The committee has issued subpoenas to several loyalists of the former President, and their deadlines for cooperating have arrived. Will they be able to block or delay Congressional oversight, the way Trump and his allies did for all four years of his presidency?
We don’t think so. With Trump out of office, we believe the committee will get the information it wants on the timetable it needs.
Under the committee’s first wave of four subpoenas, key Trump loyalists Dan Scavino, Steve Bannon, Mark Meadows and Kash Patel are due to produce documents on Thursday and their testimony is due no later than October 15.
Meadows, the former White House chief of staff, was a witness to, and deeply involved in, Trump’s machinations to attack the election results, including pushing the Department of Justice to investigate baseless conspiracy theories and fraud claims about the 2020 presidential election, according to documents obtained by CNN and reported on in June. A spokesperson for Meadows then said Trump’s former chief of staff would not be commenting on the matter.
Deputy Chief of Staff Scavino was a constant presence around Trump and a mouthpiece on social media on and around January 6, according to the select committee’s subpoena, citing Scavino’s Twitter account, as well as accounts detailed in the recent Bob Woodward-Robert Costa book, “Peril.”
Patel was Trump’s hand-picked man at the Pentagon and in constant communication with the White House that day, the select committee subpoena said, citing documents provided to the committee by the Department of Defense. Patel has acknowledged he’s received the committee’s subpoena and said he would “continue to tell the truth to the American people about the events of January 6th.”
And then there is Trump’s outside and longtime adviser, Bannon, who seemed to predict that violence might occur and told Trump to “kill this administration in the crib” before January 6, according to accounts in the Woodward-Costa book. CNN reported that Bannon, speaking on his “War Room” podcast last month, “confirmed that he had huddled with Trump to plot a way to fundamentally undermine the Biden presidency on January 6 and even sort of declare victory.”
It appears that the committee has been successful in its attempts to serve subpoenas to Bannon and Meadows.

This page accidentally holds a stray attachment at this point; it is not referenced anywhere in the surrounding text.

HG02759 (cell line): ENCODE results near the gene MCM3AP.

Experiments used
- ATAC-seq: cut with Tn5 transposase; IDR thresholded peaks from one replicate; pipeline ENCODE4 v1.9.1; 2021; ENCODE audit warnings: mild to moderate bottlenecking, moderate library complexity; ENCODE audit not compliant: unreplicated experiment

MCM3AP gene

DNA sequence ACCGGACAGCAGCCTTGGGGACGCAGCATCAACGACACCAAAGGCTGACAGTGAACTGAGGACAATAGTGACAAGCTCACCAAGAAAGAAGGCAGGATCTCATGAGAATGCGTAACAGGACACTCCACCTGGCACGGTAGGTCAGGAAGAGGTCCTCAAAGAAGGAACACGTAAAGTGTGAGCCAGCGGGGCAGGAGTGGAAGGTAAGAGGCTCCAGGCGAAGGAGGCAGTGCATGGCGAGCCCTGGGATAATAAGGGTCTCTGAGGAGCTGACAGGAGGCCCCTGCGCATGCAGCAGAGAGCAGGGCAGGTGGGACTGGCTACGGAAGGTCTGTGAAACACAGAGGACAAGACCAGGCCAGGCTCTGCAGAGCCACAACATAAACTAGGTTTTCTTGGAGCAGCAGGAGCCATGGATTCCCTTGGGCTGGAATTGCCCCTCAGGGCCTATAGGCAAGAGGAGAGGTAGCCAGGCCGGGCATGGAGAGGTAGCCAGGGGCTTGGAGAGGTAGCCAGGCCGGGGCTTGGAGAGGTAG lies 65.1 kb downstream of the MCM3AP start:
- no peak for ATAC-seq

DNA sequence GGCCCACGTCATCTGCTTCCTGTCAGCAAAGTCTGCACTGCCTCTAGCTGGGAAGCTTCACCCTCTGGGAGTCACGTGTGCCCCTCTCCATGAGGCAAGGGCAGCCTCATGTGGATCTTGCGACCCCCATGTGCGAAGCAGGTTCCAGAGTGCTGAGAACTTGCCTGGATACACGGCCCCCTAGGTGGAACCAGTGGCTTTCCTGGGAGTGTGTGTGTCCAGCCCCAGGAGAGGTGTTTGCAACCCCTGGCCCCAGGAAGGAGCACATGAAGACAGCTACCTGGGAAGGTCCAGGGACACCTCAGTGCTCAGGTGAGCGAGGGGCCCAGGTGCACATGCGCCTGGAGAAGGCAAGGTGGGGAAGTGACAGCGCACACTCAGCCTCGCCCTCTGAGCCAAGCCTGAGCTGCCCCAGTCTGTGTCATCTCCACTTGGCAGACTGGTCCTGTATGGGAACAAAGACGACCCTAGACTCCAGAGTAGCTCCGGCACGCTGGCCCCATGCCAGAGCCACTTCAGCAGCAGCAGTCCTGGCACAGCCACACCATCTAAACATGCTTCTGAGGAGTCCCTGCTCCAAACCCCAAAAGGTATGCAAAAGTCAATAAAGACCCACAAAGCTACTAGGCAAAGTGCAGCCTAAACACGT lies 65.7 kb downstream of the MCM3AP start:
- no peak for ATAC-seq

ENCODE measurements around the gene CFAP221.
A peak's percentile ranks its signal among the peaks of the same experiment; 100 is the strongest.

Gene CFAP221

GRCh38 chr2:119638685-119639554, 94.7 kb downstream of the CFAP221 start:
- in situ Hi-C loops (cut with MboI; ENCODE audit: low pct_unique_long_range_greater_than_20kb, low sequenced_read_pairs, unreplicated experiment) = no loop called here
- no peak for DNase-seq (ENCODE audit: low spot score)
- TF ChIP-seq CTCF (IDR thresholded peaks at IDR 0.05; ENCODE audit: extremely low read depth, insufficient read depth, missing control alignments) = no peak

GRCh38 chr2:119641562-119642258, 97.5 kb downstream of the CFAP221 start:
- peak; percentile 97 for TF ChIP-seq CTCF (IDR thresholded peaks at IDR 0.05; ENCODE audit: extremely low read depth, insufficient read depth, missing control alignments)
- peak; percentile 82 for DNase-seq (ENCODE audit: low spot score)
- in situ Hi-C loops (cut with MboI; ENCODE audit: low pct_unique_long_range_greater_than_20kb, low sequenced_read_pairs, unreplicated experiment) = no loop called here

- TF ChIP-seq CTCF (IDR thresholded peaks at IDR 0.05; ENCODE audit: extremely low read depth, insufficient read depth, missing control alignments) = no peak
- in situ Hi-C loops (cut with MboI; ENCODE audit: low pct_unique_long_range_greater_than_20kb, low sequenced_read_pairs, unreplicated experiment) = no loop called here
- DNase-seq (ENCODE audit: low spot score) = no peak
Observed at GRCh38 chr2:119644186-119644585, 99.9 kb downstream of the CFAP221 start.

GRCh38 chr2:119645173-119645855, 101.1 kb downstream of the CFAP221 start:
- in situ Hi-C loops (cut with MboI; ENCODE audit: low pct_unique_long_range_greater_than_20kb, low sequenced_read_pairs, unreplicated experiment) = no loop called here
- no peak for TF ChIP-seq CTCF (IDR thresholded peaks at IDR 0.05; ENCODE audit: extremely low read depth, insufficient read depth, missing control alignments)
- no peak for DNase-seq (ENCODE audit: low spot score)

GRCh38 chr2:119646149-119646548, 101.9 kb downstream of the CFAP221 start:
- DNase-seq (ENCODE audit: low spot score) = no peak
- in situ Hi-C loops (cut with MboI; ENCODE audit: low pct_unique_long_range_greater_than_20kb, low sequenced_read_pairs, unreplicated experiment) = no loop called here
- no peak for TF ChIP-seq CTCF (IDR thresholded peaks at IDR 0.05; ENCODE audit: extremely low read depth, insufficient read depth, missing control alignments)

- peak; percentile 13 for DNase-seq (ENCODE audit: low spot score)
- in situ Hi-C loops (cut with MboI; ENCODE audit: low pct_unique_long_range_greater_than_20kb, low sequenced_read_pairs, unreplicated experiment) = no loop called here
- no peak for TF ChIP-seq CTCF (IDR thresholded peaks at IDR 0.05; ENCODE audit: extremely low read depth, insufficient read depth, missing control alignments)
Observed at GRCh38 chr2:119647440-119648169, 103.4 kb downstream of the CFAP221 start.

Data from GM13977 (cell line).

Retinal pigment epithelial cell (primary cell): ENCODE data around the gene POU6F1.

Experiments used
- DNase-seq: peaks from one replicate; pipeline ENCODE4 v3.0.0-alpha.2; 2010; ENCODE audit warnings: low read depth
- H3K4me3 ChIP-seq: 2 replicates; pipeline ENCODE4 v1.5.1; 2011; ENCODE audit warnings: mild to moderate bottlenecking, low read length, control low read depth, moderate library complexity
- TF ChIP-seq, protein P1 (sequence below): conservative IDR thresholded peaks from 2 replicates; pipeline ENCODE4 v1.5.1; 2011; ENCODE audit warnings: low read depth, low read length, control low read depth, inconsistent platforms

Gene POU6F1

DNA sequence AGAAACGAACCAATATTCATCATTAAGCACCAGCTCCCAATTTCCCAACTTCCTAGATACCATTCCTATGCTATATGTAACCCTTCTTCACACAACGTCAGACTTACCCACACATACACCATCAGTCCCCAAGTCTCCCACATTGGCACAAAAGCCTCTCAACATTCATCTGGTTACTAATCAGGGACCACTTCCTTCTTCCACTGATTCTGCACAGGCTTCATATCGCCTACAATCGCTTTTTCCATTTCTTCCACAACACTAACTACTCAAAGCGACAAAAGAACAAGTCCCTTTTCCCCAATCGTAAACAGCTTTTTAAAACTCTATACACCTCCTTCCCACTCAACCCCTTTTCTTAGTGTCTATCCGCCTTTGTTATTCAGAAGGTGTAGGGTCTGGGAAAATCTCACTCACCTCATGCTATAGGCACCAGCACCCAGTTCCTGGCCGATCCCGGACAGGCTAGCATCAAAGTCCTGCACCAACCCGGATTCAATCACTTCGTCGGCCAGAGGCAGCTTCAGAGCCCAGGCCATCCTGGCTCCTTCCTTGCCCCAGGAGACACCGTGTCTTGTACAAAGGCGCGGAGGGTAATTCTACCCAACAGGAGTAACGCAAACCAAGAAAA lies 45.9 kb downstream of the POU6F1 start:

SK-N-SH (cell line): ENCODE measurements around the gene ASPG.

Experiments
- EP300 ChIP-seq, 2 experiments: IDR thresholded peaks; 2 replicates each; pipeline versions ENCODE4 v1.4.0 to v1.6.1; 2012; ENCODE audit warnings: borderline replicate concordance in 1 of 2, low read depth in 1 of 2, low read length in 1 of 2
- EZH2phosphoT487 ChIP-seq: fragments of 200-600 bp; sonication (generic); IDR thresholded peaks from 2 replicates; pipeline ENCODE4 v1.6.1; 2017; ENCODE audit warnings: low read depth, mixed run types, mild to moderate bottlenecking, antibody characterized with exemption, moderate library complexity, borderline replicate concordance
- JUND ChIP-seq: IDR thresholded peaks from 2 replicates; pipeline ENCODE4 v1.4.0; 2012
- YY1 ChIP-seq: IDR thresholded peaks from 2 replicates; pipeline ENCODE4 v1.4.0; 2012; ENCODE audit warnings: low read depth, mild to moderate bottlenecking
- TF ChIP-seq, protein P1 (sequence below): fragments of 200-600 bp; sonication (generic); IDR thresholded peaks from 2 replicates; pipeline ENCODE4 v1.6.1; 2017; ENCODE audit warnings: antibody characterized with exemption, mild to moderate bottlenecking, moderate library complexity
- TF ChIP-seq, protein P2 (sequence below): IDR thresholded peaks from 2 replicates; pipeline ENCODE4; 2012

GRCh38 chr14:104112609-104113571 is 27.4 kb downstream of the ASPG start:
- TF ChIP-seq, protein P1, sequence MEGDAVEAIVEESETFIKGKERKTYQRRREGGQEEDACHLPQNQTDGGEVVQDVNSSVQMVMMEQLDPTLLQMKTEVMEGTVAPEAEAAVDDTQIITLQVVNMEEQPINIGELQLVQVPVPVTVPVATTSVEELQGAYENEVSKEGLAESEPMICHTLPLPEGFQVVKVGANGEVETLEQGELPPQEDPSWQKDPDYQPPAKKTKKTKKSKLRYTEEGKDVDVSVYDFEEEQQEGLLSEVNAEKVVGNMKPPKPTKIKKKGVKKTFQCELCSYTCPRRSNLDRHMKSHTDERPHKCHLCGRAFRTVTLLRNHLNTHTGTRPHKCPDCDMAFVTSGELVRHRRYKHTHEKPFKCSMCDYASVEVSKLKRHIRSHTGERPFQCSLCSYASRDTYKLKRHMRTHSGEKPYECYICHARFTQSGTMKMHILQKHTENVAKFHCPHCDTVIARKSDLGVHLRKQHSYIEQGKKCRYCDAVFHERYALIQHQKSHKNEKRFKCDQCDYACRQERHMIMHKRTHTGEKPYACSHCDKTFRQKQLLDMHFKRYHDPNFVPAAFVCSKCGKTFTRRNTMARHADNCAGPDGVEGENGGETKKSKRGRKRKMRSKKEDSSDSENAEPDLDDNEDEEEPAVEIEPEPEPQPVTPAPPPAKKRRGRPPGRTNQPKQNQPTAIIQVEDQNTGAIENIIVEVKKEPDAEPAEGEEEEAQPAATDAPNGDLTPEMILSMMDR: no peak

The second wave of 11 subpoenas to people responsible for organizing the Women for America First rally on the Ellipse on January 6 will come due. Though not household names, the 11 are critically important for untangling the events of that day and Trump’s role in them.
Those subpoena includes the former Trump campaign aide Katrina Pierson, who, the subpoena says (based on news reports), helped organize the rally and met with Trump in the Oval Office just two days before the insurrection. The subpoena targets also include Caroline Wren, who received tens of thousands of dollars as a consultant for the Trump campaign and Republican National Committee’s joint fundraising committee, according to the Center for Responsive Politics’ OpenSecrets site. Her title at the rally? “VIP adviser.”
Another integral event organizer subpoenaed is Megan Powers. She was on the rally paperwork as “Operations Manager for Schedule and Guidance,” according to the select committee subpoena. She was also the Trump campaign’s director of operations and was compensated about $300,000, said OpenSecrets.
This second wave of people subpoenaed must produce documents by October 13 and appear by late October or early November. This is an aggressive set of deadlines. Every two years there is a risk that the House will change hands. The committee knows it cannot waste any time as the window for accountability closes.
Good thing the committee moved fast, and is preparing for the possibility that some of Trump’s allies will resist the subpoenas. CNN has reported that the committee has been unable to physically serve Scavino with the subpoena.
The Trump allies are potentially eying the Congressional clock and contemplating running it out until January 2023 when a new Congress of unknown majority takes office.
The four are Trump loyalists par excellence, and so it is entirely possible that they will resist.
Given all of that, why do we think this committee will succeed where others failed?
First, because, as painful as those drawn-out battles of the Trump years were, they established precedents that can now be acted upon. It took years, but in Trump v. Mazars, the Supreme Court reinforced that the House has the power to secure “needed information” and clarified the legal context for obtaining presidential documents.
In Committee on the Judiciary v. McGahn, the DC Circuit ruled that the House may subpoena witnesses to appear and give testimony. Because these two cases have already resolved many critical legal questions, any litigation could move much more quickly than those cases did.